I remember two of my great grandmothers. The other two died before I was born. My maternal great grandmother passed away when I was 3 years old. My only memory of her is playing ‘peekaboo’ while she was sitting in a big arm chair that her husband got with other furniture from wealthy aristocrats who emigrated to Switzerland due to the communist regime after WWII. My mom told me that my great grandmother was an excellent cook and she made everything, mamash, everything from scratch. So why not pasta? We used to have a cook book that she wrote and I remember using it many years ago as well as a beautiful white cooking apron but it seems it got lost since we can’t find it any more. B”H few recipes I remember, and this is one of them.
I have to admit it was my idea to add celery leafs to the dough. I just did not know what else to do with them and I didn’t want to waste them. I saw one recipe for noodles that are kosher for Passover and there were parsley leaves inside. So why not celery leaves?
There is a simple rule for making pasta. For one large egg use 4 tbs flour. The best is kemach l’pasta or any other type of flour that is more coarse as opposed to delicate flour that we use for cakes etc.
I made the pasta from 4 eggs, so I used in addition leaves from one package of celery. I recommend to wash and check the leaves in advance so you have enough time in advance to have the leaves dry, as they can’t be wet while you use them for making the pasta.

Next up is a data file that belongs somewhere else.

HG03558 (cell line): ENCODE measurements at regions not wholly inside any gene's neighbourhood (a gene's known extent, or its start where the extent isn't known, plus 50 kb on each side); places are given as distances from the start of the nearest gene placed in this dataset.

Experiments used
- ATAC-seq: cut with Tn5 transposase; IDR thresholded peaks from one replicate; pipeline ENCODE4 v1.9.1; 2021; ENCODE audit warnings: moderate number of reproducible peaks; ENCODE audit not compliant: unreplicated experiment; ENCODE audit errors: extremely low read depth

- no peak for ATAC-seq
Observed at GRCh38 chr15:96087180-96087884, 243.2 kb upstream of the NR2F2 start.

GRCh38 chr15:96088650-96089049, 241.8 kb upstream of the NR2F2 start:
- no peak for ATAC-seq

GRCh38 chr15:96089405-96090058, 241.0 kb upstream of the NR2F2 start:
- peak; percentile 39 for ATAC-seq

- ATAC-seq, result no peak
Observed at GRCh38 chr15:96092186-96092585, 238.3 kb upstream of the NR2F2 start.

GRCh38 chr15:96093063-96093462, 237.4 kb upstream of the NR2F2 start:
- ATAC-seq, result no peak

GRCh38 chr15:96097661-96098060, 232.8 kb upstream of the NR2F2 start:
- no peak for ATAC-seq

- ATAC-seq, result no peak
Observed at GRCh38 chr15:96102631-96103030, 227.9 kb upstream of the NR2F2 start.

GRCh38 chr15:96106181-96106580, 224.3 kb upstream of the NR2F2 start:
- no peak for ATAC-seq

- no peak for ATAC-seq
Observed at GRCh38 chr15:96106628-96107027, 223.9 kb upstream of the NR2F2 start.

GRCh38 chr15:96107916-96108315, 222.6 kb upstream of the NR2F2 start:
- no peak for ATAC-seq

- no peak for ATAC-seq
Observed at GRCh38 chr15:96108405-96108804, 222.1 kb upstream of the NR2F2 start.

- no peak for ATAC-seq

Blend egg (eggs) (in blender) with the celery leaves, pour the mixture into a bowl and add flour. Make it into a thick non-sticky dough. Roll into a very thin layer – as thin as possible.
Transfer each sheet on a cookie pan, parchment paper, or even a kitchen towel, and let it dry at least 3 hours. My mother told me that my great grand mother was drying the sheets of pasta dough on her bed as it was very convenient to spread everything nicely beside each other. (yes, this is old-Europe.)
Once the sheets are dry – cut into noodles. If you are making soup noodles – make them short and thin, if you are making tagliatelle – make them longer and thicker. Cut with a sharp knife as it is much easier to fold a couple layers of noodle dough on top of each other while you are cutting.
Cook separately (even if it is for soup – never cook directly inside the soup! – the broth will not be clear any more) in a big pot with salted water and a table spoon of oil. Fresh pasta needs to be cooked only for about 5 minutes.
These noodles are yummy regardless how you serve them. My favorite is Alfredo sauce with extra smoked salmon and lots of Parmesan cheese. If you want to be “ultra Czech” you can use a mixture of crushed poppy seeds with sugar and melted butter on the top of bowl with home made pasta (my mother’ s favorite). Today I served the pasta with meat balls with tomato cranberry sauce and it was great (recipe http://israelnewstalkradio.
com/meat-balls-that-even-your- kids-can-make-and-will-eat/ )
Enjoy and Bete’avon (Good appetite! -in Hebrew).
Pearl Devreux is originally from Czechoslovakia, and has lived all over Europe and now resides in Israel. She loves to cook and dabble in other domestic areas. Pearl is a minimalist, she cooks with what she has -like so many of us do, and she makes it ‘real’. She remembers recipes from her European days and learns new ones here in Israel and shares her life, and food, with our Israel News Talk Radio listeners and readers!